I am beginning to realize that there is no way I'm going to have time to actually work in the garden everyday, write about it, get in the meditation and exercise that I'm also embracing and make a living and be the volunteer queen. So, I may not get to the writing part, but rest assured I am out there in the elements, moving my body, getting to know the natural world around me, and staying closer to my spiritual home base through all of this. I just might miss a few days of blogging now and then.
It is getting easier all the time to leave the computer chair and grab my gardening gloves. My body craves it, my spirit demands it and so far my affairs are in as much order as they ever were and my joy is on the rise. So I'll keep opening my arms to it.
The army of bamboo that has been marching closer and closer to the house has finally gotten my attention. That stuff is relentless. My ultimate plan is to yank up the roots all the way to the back line of our property, dig a trench, fill it with cement and try to hold the line. I love the privacy that it provides, but I hate its aggressiveness - what a bully. I hope to work with it because I don't think I'll ever be able to get rid of it completely. Besides, my good friend David loves a good outdoor project and has offered to lend his wisdom, guidance, sweat and back to the cause - so bring it on.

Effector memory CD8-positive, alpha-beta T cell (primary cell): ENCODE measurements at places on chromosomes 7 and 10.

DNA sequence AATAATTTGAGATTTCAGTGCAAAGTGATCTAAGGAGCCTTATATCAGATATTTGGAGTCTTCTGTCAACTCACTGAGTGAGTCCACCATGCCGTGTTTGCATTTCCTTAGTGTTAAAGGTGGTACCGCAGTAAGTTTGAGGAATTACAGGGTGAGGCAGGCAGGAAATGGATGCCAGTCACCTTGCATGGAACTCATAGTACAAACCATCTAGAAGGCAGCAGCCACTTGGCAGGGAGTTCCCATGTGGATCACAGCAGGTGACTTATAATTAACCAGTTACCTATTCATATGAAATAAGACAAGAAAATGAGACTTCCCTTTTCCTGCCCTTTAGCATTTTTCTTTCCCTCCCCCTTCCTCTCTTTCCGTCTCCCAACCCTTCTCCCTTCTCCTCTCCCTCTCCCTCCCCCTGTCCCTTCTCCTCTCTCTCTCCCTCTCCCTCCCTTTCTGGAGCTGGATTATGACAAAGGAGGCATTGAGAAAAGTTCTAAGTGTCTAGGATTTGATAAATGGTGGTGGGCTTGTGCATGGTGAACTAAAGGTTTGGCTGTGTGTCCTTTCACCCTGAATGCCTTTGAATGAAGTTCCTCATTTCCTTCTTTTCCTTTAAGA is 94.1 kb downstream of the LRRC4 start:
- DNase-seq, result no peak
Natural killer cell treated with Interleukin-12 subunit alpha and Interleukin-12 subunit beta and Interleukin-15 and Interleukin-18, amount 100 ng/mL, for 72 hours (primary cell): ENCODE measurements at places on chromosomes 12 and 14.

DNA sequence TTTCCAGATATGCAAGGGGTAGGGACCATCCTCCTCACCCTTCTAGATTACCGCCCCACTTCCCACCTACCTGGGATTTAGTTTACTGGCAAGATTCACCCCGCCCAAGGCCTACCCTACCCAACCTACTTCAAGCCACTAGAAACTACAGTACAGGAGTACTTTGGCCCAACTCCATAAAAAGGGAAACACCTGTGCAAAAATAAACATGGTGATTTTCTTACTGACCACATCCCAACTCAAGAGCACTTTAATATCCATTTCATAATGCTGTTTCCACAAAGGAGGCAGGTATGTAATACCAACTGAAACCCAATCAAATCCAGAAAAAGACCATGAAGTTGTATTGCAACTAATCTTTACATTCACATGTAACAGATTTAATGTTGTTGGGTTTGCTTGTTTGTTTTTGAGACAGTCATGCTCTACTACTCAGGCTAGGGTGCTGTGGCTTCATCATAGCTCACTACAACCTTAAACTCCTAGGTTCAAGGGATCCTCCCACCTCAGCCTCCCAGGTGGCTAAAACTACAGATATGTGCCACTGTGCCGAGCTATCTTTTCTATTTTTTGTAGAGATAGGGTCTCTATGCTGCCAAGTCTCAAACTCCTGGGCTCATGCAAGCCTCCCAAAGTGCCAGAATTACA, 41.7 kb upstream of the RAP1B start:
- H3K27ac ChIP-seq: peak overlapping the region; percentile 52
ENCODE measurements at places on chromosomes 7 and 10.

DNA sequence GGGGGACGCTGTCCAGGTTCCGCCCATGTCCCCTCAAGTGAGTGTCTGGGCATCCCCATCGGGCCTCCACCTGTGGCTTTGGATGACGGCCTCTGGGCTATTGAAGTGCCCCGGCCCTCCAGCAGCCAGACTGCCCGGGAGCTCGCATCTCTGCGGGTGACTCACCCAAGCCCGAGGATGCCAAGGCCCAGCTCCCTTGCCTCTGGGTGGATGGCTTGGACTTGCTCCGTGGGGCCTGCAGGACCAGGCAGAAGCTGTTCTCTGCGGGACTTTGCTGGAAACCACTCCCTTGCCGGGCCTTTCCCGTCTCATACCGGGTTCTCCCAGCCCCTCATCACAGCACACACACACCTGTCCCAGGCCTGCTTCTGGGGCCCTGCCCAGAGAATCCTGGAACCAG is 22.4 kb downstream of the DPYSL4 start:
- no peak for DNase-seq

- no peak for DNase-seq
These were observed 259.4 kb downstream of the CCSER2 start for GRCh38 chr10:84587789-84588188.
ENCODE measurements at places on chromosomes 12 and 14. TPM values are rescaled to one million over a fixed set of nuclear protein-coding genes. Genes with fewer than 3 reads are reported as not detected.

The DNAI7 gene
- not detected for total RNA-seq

I'm trying to cut it back enough to even see the dimensions of our yard and what we're dealing with. It's easy enough to chop down, but then I have to cut it up into smaller pieces to shove them in a brown recycling bag. I've learned that it is ten times easier to do that when they are freshly slaughtered and still green. If I let them lie around for a few weeks they are dry, brittle and much harder to deal with (hmmmm....sounds like my hair in menopause). So, that's been my project this week. I spend an hour and you can't even tell that I made a dent in it. I try to remind myself that it's all about the journey and not the destination; easier said than done.
This picture gives you a sense of it but doesn't capture the enormity of the challenge. The prone cedar tree is a story for another day. As you can see, we don't have a perfectly manicured suburban lawn. You know my theory - as grows the garden, so goes my life. You should see my nails.